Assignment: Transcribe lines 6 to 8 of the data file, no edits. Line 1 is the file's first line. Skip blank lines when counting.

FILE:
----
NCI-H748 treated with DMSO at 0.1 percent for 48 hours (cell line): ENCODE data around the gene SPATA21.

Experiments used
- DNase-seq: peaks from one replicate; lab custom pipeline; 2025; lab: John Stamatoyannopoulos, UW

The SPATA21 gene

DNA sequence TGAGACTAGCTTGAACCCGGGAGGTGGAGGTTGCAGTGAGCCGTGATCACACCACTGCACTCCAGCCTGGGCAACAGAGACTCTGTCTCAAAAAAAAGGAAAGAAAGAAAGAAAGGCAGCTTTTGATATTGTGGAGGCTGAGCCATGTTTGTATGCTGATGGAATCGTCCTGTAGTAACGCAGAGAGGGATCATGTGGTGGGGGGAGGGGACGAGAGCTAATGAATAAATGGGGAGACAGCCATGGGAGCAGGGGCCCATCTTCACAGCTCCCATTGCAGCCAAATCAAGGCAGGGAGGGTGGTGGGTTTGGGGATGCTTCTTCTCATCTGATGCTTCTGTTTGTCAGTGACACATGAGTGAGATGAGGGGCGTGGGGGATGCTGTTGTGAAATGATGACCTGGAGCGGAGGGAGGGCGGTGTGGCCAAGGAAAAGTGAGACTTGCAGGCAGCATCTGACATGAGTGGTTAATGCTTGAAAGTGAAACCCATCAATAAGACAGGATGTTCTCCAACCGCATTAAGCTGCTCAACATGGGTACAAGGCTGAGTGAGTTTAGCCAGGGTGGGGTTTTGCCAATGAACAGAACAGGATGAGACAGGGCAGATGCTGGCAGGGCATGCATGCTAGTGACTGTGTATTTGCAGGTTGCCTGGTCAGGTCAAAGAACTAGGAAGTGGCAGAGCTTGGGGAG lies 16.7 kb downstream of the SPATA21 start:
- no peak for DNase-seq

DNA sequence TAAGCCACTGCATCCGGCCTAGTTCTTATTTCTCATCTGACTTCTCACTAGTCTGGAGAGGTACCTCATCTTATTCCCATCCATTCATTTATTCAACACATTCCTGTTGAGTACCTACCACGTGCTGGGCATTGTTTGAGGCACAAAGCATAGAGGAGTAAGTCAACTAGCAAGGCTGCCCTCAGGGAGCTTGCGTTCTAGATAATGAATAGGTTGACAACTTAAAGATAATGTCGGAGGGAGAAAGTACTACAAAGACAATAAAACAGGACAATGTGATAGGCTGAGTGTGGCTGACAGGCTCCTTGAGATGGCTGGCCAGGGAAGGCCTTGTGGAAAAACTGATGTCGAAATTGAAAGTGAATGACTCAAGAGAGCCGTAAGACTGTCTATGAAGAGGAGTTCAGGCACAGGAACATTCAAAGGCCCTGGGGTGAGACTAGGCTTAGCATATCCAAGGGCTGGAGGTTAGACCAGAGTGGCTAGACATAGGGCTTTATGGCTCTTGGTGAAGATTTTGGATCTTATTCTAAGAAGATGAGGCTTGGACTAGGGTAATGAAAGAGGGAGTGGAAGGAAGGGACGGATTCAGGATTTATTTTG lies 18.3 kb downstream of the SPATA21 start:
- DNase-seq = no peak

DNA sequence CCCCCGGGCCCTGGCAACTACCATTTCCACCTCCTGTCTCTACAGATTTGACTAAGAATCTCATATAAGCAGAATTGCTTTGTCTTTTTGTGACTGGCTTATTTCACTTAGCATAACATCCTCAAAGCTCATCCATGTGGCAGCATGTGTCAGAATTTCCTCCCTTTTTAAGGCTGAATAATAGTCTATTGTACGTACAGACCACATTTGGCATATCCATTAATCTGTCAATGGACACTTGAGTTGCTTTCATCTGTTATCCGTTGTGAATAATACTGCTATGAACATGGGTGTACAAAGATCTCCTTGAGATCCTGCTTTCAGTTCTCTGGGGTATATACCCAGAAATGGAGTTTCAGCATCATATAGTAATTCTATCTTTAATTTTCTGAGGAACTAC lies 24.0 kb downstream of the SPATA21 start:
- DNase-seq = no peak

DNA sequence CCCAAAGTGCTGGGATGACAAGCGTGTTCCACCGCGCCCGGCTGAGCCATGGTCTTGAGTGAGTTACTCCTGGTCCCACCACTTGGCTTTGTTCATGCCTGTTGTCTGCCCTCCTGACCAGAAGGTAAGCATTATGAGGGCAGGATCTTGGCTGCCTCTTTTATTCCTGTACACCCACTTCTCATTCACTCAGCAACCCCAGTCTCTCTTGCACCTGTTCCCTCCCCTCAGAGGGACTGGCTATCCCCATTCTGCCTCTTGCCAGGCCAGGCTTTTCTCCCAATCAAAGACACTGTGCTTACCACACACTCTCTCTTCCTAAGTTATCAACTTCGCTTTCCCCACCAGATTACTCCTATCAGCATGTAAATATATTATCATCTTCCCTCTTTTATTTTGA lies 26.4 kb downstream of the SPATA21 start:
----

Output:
- no peak for DNase-seq

DNA sequence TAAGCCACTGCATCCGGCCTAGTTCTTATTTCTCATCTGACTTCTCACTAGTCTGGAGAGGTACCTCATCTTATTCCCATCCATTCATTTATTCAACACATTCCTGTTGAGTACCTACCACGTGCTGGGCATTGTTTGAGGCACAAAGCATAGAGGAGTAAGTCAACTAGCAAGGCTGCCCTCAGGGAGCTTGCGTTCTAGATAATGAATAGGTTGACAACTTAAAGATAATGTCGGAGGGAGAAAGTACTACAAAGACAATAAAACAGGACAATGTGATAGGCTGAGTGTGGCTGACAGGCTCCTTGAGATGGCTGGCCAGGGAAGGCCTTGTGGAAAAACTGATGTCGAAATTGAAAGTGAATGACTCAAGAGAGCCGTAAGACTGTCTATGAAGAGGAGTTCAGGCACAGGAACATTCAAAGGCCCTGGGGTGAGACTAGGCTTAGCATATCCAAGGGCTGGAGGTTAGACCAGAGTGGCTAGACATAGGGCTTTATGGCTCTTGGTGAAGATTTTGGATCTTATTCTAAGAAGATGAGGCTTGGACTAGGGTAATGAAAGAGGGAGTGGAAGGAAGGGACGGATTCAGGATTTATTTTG lies 18.3 kb downstream of the SPATA21 start:
- DNase-seq = no peak